The PDT Cocktail Book – Review

Just over a month ago I posted about my recent move to making cocktails at home. My number one favorite and maybe the most classic cocktails is the Old Fashioned. In that post I mentioned that I would be soon receiving the The PDT Cocktail Book: The Complete Bartender’s Guide from the Celebrated Speakeasy, but as it turned out, Amazon could not keep the book in stock. After a long wait, I opted to pick it up from Barnes and Noble for about the same price (after black Friday discounts).

The book is very stylish on the outside and definitely is telling you: “open me.”  The book does have the feel of a cocktail book or at least an old-time book with a sparkly dust jacket. The book starts out with about thirty pages of setting up a bar. In case you didn’t already know, the author, Jim Meehan, has a speakeasy in the east village of Manhattan. It was just featured on Anthony Bourdain’s new show The Layover. So anyone who didn’t know about it is probably now waiting in line to get inside. The portion of the book about setting up a bar mostly relates to Meehan’s own setup, but it does offer a few good suggestions for the home mixologist. Most people aren’t going to have 14 types of cocktail glasses or all the gadgets you’d see in PDT, but going for a few of the more useful ones is a good idea.

These are the tools I’d recommend from the book:


  • a couple types of wine glass for white and red
  • 13 ounce rocks glass / old fashioned glass
  • shot glasses
  • collins, or other tall 1o oz glass

Bar Tools (most double for cooking):

  • Bar spoons/mixers
  • Metal/Aluminum shaker with lid and strainer
  • Ice Cube Tray – regular size and large cubes
  • Funnel
  • strainer 
  • muddler, ideally wood
  •  paring knife
  • jiggers – 1 oz, 2 oz, .5 oz and .75 oz
  • microplane and citrus grater
  • pour spouts
  • bamboo cocktail picks and toothpicks

Other Useful Ingredients:

  • lemons, limes, oranges
  • Juices
  • Fresh Herbs like mint
  • Tonic water, ginger ale, club soda
  • simple syrup (placed into squeeze bottle in the fridge)

Before Meehan gets into recipes, he discusses and provides instructions for making certain essentials at home. These include syrups, ginger beer, as well as some basic techniques. I’m not expert, but this book definitely got me going in the direction of better understanding of making drinks at home. One final thought you might be thinking about. What kind of liquor should I buy? So many of the recipes in this book call for a specific rye or rum. Of course it would be great to have the money and space to stock your house with 100 types of alcohol but that isn’t feasible for most. My suggestion is to buy things that go in your favorite drinks, but also can be used in other drinks, despite the specificity of the type of alcohol in the book. My favorite include:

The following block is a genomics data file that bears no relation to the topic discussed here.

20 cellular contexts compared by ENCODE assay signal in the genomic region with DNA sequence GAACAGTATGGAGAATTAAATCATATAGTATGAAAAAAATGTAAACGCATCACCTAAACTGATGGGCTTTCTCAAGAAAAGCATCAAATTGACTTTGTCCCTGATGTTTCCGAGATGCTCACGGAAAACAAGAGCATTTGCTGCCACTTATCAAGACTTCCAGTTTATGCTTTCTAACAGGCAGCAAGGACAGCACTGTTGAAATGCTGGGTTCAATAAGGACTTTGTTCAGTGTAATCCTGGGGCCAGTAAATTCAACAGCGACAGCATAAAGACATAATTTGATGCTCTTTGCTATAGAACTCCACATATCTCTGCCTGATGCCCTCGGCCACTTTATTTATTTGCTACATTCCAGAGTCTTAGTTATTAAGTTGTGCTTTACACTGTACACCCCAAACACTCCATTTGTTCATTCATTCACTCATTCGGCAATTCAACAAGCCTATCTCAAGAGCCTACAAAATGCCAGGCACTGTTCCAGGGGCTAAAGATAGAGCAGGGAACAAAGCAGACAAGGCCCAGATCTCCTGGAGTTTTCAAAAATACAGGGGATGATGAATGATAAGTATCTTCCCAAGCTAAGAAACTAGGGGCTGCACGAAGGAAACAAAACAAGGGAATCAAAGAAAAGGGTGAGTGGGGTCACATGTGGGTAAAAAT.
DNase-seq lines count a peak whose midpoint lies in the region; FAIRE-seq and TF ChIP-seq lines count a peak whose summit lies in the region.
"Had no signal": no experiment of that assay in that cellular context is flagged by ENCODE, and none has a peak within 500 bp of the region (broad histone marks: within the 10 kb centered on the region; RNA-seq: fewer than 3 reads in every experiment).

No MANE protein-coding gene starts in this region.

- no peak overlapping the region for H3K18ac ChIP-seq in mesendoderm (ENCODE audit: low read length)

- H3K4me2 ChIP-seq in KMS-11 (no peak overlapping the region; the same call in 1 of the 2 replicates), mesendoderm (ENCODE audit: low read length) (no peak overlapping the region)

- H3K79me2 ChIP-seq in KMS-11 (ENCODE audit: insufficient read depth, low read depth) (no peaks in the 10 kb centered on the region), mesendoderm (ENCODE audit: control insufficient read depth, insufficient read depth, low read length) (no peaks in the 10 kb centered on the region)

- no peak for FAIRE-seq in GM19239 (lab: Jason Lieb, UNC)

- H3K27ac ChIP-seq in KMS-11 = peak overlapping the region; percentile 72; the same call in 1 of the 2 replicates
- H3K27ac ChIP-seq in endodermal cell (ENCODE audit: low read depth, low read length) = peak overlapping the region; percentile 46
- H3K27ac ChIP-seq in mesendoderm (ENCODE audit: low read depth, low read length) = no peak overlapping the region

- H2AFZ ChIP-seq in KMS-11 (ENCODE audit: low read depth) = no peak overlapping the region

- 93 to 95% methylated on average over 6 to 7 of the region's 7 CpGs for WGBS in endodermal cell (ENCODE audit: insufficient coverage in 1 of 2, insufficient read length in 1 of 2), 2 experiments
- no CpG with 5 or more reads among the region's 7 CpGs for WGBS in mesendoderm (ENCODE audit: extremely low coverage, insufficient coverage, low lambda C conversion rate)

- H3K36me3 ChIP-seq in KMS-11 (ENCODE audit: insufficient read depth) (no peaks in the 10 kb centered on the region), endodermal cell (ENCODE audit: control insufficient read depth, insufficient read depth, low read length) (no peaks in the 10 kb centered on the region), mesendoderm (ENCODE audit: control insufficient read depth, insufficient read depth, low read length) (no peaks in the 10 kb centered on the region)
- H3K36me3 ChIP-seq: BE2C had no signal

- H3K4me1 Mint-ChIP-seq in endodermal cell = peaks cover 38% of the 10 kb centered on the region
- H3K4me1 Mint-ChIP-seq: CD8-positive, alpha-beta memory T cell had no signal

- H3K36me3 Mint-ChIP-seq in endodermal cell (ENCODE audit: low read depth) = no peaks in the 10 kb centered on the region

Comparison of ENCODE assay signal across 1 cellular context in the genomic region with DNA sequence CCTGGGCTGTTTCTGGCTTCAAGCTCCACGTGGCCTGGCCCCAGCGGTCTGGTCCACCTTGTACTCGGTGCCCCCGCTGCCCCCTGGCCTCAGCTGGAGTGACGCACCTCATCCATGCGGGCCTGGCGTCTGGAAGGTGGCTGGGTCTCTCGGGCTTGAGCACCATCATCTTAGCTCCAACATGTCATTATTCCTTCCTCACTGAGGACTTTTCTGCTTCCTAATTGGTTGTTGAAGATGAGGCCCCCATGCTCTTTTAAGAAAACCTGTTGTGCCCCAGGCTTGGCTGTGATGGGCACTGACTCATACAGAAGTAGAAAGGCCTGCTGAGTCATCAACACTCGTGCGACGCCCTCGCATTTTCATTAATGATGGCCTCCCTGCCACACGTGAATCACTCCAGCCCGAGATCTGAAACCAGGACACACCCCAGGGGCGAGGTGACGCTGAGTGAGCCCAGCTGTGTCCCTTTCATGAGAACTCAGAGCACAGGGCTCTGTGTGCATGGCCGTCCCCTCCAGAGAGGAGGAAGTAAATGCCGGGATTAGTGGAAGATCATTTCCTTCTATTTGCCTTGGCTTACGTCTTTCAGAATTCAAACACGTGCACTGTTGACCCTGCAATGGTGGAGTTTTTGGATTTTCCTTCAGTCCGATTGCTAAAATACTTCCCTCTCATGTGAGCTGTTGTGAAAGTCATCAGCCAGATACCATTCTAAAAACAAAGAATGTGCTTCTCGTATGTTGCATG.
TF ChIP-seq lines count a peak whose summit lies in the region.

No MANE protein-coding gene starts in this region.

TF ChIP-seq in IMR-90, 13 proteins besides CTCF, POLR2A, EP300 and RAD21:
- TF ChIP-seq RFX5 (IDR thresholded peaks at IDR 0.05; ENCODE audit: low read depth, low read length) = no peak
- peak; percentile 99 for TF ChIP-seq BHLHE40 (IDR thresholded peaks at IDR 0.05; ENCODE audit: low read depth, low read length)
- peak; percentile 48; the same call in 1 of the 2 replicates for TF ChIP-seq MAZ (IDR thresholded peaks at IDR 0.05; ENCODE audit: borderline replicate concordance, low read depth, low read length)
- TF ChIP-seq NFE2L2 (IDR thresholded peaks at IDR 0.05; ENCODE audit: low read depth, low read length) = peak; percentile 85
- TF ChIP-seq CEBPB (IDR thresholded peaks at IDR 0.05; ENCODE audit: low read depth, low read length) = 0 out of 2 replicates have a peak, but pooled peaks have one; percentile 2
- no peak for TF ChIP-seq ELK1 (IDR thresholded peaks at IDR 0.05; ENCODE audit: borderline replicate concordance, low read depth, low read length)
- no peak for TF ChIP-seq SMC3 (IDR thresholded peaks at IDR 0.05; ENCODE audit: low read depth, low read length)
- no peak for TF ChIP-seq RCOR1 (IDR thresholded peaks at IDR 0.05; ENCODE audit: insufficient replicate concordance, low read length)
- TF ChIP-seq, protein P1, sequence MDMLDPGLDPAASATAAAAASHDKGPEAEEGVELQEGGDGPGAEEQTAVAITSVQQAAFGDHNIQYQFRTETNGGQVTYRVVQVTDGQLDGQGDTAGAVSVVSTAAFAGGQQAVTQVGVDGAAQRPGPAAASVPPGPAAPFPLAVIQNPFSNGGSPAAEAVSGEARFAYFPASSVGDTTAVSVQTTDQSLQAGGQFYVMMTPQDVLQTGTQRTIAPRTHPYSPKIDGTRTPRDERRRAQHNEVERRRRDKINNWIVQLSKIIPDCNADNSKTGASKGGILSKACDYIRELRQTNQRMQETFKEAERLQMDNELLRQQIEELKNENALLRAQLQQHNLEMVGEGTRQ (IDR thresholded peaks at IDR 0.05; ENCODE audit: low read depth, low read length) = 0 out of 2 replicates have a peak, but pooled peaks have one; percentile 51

Gosling Dark Rum
Jack Daniels
Vodka – your favorite
Gin – your favorite, but I like bombay
Rye Whiskey – Bulleit is my favorite
Bitters – Angustura and Peychauds work well
Sweet and Dry Vermouth (one of each)
Anything else you enjoy

This book and these tips should get you on your way to be a home mixologist.

About Evan Halperin

I like to eat. I like to cook. I like to eat what I cook. Now, I will share with you what I like to cook. My wife and I may be a vegetarian and a carnivore, but it doesn’t mean we can’t cook a nice meal with both, without compromising taste. I will share my creative meals of the Carnivore and the Vegetarian.
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5 Responses to The PDT Cocktail Book – Review

  1. I’m going to PDT on Monday…can’t wait to try some of these cocktails!

  2. Have fun! Order a hot dog!

  3. Soma Sengupta says:

    Great post. Thanks!

  4. Herb1419 says:

    Herb would like a martini the next time he comes to visit!

  5. Vokda or Gin? Dirty or regular. I better get olives.

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